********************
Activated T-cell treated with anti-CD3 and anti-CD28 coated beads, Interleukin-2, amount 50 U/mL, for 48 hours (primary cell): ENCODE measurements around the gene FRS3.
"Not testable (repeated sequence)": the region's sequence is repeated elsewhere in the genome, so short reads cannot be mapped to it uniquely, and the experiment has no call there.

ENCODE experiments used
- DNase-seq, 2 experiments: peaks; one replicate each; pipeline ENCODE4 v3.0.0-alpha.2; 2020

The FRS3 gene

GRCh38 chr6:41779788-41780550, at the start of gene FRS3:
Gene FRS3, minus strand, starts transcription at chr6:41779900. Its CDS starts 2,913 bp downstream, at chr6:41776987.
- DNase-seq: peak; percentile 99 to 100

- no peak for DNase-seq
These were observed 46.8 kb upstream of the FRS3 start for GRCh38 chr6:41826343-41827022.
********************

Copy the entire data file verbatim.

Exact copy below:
Activated T-cell treated with anti-CD3 and anti-CD28 coated beads, Interleukin-2, amount 50 U/mL, for 48 hours (primary cell): ENCODE measurements around the gene FRS3.
"Not testable (repeated sequence)": the region's sequence is repeated elsewhere in the genome, so short reads cannot be mapped to it uniquely, and the experiment has no call there.

ENCODE experiments used
- DNase-seq, 2 experiments: peaks; one replicate each; pipeline ENCODE4 v3.0.0-alpha.2; 2020

The FRS3 gene

GRCh38 chr6:41779788-41780550, at the start of gene FRS3:
Gene FRS3, minus strand, starts transcription at chr6:41779900. Its CDS starts 2,913 bp downstream, at chr6:41776987.
- DNase-seq: peak; percentile 99 to 100

- no peak for DNase-seq
These were observed 46.8 kb upstream of the FRS3 start for GRCh38 chr6:41826343-41827022.